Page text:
Skills crisis grips feds: CIOs form crisis group

Von Julian Bajkowski

In a classic cycle of famine or feast, federal IT projects are facing long delays and higher implementation costs because no one can get IT staff to move to Canberra for love nor money.

First surfacing around a year ago, the Canberra IT skills drought has become so pressing government IT managers have formed a crisis group under the umbrella of the federal Chief Information Officers Committee (CIOC) in an attempt to stop agencies and departments poaching each other"s staff.

The special group was this week publicly acknowledged by the office of Special Minister of State Senator Eric Abetz, with a spokesman confirming it will be run under the auspices of the Australian Government Information Management Office (AGIMO).

However, the spokesperson said the preferred description of the crisis group was "a task force" but frankly conceded "there is definitely an issue". He refused to name the agencies involved in the crisis group, saying only it is being led by newly installed federal CIO Anne Steward and would work on a cross-portfolio basis.

Ironically, one of the organizations hardest hit is the Department of Employment and Workplace Relations (DEWR) which has been forced to move a major applications development and integration project to Sydney to attract staff.

DEWR faces an uphill struggle to fill more than 200 new IT positions to complete the government"s Welfare to Work program, aimed at reducing welfare dependency. The new system will affect hundreds of Job Network provider agencies which are required to push some 3.5 million transactions through DEWR per day to authorize the payment of client benefits by Centrelink.

"The IT market in Canberra is quite aggressive and we find ourselves competing with the needs of other large organizations, both private and public sector, for the skilled staff we need," a DEWR spokesman said.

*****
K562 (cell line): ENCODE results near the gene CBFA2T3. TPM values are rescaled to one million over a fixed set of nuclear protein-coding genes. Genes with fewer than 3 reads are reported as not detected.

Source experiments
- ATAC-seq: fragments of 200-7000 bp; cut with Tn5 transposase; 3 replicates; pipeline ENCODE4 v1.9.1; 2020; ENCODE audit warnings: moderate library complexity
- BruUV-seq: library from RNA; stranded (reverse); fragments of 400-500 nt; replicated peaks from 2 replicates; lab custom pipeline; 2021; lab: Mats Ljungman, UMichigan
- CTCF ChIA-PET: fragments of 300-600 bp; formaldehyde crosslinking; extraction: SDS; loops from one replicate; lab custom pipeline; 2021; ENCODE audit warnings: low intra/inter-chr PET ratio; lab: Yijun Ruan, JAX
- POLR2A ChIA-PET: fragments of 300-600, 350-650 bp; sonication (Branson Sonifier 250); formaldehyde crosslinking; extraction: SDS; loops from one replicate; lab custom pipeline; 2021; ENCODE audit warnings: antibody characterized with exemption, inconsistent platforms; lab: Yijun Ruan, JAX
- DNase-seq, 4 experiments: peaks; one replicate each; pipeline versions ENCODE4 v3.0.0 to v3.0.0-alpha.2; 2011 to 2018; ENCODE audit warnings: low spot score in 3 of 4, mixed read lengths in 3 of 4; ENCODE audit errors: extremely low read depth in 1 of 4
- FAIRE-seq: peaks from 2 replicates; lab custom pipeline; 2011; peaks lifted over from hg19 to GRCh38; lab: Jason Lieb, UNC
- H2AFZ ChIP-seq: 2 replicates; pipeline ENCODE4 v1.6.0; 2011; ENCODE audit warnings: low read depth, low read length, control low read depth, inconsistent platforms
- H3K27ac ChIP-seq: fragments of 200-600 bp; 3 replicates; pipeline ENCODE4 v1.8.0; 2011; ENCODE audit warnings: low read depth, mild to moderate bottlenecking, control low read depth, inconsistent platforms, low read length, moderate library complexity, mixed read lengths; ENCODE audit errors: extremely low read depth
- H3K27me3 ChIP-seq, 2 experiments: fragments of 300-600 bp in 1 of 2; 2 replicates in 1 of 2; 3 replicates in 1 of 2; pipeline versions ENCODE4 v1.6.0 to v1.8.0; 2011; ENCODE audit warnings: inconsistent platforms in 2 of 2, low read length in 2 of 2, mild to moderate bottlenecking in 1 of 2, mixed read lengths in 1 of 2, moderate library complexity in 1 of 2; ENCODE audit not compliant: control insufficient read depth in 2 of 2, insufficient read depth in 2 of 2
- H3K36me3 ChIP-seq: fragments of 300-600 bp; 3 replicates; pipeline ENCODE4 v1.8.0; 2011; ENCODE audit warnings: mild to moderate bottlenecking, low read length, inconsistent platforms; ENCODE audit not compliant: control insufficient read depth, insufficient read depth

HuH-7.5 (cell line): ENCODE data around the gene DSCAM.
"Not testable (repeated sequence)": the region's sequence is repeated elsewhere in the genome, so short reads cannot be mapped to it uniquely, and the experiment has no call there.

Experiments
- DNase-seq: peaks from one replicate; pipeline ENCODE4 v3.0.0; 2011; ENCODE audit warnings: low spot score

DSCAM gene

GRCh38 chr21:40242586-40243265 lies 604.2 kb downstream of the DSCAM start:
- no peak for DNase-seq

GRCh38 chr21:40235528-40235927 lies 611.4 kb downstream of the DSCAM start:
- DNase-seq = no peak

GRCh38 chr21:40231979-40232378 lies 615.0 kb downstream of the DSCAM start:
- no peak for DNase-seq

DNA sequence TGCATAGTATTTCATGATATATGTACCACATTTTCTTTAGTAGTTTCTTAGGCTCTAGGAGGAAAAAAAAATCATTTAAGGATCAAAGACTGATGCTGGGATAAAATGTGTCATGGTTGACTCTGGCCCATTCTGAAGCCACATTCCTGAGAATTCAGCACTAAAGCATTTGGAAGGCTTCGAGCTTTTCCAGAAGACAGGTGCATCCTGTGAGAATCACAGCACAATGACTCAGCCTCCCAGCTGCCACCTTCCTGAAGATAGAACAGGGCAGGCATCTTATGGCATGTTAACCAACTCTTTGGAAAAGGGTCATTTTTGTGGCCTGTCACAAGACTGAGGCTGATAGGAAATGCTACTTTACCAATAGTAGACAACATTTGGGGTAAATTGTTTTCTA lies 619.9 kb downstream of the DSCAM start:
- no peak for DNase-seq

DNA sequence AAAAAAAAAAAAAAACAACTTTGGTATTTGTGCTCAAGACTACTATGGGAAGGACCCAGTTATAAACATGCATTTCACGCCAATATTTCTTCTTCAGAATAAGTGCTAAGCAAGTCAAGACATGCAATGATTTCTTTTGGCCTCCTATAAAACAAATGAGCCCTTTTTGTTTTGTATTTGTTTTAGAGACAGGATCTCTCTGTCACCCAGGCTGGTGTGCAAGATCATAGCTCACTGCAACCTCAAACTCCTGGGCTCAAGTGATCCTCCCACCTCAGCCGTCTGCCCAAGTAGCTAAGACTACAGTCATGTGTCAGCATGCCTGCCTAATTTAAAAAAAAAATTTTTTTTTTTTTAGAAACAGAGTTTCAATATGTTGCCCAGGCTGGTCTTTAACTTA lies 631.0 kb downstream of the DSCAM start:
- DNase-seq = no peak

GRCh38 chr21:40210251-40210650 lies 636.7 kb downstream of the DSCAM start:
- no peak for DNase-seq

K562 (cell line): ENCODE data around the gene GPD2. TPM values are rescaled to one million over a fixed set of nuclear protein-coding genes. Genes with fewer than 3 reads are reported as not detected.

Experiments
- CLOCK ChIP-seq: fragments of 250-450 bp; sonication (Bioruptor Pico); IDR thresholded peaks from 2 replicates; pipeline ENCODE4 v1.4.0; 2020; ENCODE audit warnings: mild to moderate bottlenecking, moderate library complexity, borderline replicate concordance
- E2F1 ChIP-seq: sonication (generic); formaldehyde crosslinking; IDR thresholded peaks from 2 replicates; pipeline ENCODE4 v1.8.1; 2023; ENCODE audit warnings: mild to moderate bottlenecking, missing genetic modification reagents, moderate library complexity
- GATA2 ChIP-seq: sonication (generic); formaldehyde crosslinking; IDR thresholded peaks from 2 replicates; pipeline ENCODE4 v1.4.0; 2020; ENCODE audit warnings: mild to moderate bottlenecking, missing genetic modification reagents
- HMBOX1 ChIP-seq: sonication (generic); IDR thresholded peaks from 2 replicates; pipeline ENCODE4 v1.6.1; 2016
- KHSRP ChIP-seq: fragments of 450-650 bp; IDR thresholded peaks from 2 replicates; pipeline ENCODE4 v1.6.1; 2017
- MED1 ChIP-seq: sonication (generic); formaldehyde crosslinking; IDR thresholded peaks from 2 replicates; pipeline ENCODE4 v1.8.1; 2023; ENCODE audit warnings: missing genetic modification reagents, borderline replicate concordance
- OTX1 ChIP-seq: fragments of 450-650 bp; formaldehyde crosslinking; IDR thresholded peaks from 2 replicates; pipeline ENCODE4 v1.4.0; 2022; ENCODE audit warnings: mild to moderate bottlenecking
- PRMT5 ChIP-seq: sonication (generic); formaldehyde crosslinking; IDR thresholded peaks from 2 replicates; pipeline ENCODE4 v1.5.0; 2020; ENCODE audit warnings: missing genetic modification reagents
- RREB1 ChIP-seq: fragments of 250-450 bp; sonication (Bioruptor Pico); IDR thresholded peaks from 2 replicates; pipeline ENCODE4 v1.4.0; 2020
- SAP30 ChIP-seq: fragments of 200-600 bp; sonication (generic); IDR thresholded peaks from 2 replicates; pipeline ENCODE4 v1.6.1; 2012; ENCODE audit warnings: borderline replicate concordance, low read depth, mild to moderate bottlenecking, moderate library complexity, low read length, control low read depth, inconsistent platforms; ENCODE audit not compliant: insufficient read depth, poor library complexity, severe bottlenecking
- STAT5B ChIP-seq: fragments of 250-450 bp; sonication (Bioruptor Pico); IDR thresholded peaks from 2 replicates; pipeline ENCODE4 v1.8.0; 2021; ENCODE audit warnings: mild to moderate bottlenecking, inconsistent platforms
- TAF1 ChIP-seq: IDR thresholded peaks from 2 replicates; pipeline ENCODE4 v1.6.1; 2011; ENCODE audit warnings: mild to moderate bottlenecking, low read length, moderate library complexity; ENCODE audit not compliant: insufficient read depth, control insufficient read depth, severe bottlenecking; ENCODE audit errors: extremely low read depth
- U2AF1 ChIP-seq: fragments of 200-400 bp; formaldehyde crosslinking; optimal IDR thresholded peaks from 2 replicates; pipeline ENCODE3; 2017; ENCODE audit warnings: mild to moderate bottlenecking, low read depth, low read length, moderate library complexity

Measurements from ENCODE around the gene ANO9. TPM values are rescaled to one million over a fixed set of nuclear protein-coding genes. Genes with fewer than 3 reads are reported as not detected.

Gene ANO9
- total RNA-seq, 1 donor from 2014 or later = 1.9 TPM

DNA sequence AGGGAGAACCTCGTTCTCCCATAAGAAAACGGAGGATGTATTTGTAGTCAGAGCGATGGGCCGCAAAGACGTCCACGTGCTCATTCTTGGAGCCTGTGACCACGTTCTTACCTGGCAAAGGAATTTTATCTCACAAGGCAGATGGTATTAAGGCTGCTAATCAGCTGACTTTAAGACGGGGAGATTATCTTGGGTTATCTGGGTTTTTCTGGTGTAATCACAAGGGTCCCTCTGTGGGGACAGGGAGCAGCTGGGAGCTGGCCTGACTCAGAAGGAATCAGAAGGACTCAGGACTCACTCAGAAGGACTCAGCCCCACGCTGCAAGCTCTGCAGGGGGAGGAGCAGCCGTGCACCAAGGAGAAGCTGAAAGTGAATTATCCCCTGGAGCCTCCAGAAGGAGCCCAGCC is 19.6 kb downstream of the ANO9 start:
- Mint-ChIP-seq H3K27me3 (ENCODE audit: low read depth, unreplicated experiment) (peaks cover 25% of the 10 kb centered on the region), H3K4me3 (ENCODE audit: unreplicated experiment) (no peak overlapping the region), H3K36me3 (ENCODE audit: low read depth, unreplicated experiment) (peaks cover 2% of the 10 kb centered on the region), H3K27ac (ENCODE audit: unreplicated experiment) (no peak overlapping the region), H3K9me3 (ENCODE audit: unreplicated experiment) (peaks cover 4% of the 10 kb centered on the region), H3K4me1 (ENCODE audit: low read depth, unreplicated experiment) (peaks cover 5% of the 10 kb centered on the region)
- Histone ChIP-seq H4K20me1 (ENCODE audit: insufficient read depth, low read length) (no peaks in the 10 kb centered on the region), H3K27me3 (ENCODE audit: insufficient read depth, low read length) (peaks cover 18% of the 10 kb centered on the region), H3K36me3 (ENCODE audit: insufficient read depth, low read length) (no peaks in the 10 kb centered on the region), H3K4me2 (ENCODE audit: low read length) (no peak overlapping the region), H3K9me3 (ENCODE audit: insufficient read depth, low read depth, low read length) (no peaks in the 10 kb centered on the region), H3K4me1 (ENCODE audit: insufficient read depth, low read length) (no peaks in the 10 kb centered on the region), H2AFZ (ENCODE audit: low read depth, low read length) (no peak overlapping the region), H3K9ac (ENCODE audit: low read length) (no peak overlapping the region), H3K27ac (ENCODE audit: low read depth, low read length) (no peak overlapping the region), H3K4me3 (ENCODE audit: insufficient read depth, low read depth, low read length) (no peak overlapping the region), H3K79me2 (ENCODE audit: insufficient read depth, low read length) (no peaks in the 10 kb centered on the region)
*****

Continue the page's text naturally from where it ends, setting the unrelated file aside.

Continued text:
Department of Immigration, Indigenous and Multicultural Affairs CIO Cheryl Hannah is another adding her voice to the issue. Hannah told a government IT conference in Canberra this month agencies needed to manage their recruitment process better so they were not destabilizing each other"s projects by stealing staff. She added this was particularly the case if agencies wanted to live up to the interoperability imperatives laid down by across the whole of government.

Another high profile refugee from the national capital is the Australian Taxation Office, which set up a code shop in Melbourne in February for its Siebel case management system. At the time, Tax CIO Bill Gibson warned his agency was having great difficulty getting staff and was not alone.

However, the mere offer of work may not be enough according to some vendors. A Canberra-based executive for Siebel said part of the difficulty in getting skilled staff into federal projects was that Canberra"s lifestyle suited more senior IT professionals with families, rather than younger IT professionals such as systems integrators who were desperately needed.

Calling all workers Australia Post customer relations center manager Greg Bubke admits there is a global trend to cut costs that has led to organizations using prisoners. However, Bubke said his organization isn"t considering it.

"It is not an option for us because of the high level of training we provide to consultants in terms of product knowledge and services we have to offer. We encourage our call center staff to pursue career development within Australia Post and using prisoners in a call center would make it hard for us to deliver that opportunity," Bubke said.

"There is not a social stigma in using prisoners in call centers - a consultant is answering calls as a representative of the organization employing them and if they had appropriate skills and abilities, would the customer even know?

"It gets back to a value judgement for each business to make and not one we would be pursuing."

John Rogers, managing director of Australian call center firm TeleTech, said he would consider using "stay-at-home mums" as agents, but it would depend on the complexity of the work undertaken by the customer service representative (CSR).

"I can see some companies employing work-at-home CSRs to deliver relatively simple customer management processes," Rogers said.

"However, companies will need to take into account the effect this kind of employment would have on their company culture and also the impact it may have on their customers."